YALSA Nonfiction Award finalist, 2013
In the spring of 1963 in Birmingham, Alabama, black leaders from throughout the US wanted to have a series of large demonstrations against segregation. The leaders wanted adults in Birmingham to march and allow themselves to be arrested until the jails could hold no more people. The black adults, though, wanted to wait and see what would happen to segregation when a new city government was put in place. So the leaders turned to children. Thousands of children marched and thousands were arrested. The impact was very significant both on a local level and on a national level. We’ve Got a Job follows four of the student protesters, three of whom were trained in nonviolence and a fourth who became violent. This is a very important story, one which ultimately came a catalyst for the Civil Rights Act of 1964.
I have a very strong reaction to the story, a reaction different from any other review of this book I have read. I was five in 1963. Over the course of the next several years, Martin Luther King, Jr. became a hero of mine. It never occurred to me that King was not entirely the noble, non-violent idealist I thought him to be. He was also a political pragmatist. The civil rights movement was losing momentum in 1963, and King needed something to bring it back to life. Adults in Birmingham weren’t willing to help, so he let children march and go to jail. I should point out that King wasn’t in favor of letting children march, but he allowed it. I should also point out that the children were not being coerced. They knew there was a job to do and they were willing to do it. But can children make an informed decision? Is it fair to let children put themselves in the path of dogs and firehoses?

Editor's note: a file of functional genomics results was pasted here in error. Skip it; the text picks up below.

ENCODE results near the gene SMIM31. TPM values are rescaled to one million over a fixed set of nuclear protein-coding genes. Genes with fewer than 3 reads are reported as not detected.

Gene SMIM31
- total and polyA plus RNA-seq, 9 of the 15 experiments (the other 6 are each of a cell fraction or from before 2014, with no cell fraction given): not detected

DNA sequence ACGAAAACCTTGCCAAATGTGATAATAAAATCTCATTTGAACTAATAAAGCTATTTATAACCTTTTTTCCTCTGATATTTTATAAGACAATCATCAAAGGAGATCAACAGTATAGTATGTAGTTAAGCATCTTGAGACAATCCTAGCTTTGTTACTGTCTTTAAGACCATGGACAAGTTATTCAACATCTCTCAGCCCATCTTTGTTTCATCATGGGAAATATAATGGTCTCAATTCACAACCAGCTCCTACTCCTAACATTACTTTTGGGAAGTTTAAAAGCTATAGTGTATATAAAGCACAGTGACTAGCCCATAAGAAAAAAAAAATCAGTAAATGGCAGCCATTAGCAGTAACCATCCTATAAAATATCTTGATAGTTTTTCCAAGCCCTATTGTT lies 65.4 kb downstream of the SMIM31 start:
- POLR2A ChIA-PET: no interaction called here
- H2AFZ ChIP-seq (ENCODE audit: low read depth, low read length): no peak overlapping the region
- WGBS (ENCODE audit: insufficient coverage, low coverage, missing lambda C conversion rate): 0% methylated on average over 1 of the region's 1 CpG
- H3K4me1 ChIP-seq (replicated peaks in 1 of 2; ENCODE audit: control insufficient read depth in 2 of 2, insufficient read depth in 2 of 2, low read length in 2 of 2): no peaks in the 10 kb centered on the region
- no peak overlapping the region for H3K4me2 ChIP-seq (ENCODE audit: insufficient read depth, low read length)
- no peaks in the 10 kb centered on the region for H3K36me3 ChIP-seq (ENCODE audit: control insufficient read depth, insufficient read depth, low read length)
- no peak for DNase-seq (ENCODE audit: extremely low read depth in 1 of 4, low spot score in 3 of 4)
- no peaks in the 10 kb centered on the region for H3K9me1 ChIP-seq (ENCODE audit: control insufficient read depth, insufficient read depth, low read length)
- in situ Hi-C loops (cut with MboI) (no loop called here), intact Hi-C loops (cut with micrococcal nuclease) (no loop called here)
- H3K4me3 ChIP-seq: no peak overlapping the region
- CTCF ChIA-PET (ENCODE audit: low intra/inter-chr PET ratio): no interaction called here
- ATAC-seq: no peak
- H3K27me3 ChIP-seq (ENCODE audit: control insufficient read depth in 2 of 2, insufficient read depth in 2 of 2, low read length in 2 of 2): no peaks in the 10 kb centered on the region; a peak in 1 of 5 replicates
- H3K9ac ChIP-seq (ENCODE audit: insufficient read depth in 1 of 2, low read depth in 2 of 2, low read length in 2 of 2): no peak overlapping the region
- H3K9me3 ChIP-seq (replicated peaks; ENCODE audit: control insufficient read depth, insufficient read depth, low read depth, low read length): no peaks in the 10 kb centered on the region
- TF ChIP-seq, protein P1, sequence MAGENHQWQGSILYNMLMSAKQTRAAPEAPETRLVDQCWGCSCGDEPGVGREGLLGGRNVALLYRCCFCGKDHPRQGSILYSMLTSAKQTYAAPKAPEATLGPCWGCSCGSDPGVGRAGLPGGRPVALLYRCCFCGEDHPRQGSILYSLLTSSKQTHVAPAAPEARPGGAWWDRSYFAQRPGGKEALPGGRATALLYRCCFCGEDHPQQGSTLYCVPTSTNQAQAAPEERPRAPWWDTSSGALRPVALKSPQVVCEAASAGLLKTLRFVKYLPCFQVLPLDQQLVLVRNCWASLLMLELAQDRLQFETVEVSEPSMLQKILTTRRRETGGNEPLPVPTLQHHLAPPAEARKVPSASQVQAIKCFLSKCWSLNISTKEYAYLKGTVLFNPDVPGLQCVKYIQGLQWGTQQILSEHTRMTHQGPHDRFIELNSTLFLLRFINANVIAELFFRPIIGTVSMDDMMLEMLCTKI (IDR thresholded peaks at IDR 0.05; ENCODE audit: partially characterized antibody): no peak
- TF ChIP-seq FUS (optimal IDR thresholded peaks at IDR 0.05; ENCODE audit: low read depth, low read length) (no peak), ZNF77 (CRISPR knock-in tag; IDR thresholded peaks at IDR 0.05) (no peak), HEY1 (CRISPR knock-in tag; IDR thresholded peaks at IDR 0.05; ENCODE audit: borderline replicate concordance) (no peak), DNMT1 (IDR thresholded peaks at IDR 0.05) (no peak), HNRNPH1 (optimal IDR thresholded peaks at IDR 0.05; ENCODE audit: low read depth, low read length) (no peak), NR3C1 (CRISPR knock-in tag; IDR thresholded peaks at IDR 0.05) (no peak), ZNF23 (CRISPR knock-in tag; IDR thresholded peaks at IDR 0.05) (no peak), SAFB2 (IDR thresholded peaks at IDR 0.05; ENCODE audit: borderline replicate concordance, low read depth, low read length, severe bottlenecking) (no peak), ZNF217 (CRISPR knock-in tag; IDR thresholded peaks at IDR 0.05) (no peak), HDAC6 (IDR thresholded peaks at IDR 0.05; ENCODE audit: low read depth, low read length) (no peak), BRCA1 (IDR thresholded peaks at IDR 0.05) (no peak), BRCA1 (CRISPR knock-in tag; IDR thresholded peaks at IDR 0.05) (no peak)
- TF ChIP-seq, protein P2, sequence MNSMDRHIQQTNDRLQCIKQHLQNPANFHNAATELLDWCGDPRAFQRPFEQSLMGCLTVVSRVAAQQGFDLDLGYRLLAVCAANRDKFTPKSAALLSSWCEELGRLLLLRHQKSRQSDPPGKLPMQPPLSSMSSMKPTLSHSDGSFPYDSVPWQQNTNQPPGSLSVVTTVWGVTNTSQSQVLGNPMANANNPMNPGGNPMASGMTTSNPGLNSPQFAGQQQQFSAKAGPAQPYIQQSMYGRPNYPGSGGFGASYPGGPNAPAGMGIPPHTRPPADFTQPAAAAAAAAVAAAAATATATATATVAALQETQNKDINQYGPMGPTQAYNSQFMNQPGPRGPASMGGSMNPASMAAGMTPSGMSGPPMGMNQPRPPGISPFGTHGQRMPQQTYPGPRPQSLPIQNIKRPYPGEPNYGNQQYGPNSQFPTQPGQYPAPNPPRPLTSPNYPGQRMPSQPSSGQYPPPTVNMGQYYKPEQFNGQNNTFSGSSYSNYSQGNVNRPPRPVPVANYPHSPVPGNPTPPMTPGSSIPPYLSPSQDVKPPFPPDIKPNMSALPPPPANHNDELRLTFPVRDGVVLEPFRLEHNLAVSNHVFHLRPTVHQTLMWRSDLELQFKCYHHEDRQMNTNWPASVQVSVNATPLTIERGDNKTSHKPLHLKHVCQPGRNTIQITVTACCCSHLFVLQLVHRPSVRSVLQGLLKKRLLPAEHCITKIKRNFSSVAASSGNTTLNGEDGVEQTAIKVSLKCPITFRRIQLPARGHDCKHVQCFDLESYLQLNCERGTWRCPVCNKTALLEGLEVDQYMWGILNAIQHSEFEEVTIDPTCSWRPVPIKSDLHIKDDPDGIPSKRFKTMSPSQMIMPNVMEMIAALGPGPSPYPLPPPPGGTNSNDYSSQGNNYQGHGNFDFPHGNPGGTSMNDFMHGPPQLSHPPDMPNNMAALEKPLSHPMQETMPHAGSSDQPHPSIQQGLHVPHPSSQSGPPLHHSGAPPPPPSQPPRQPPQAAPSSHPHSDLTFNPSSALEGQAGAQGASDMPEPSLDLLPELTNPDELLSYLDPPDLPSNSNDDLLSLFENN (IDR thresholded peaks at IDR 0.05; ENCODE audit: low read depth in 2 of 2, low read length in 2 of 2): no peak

It’s a credit to Cynthia Levinson’s very straightforward telling of this story that it caused me to doubt one of my lifelong heroes. A glimpse into the fallibility and pragmatism of the leaders of political movements is a good thing, as is seeing the confusion of those leaders.
The children are the heroes in this story, and in reading the unemotional accounts of acts of white hatred against the black children, it’s clear that they were heroic indeed.
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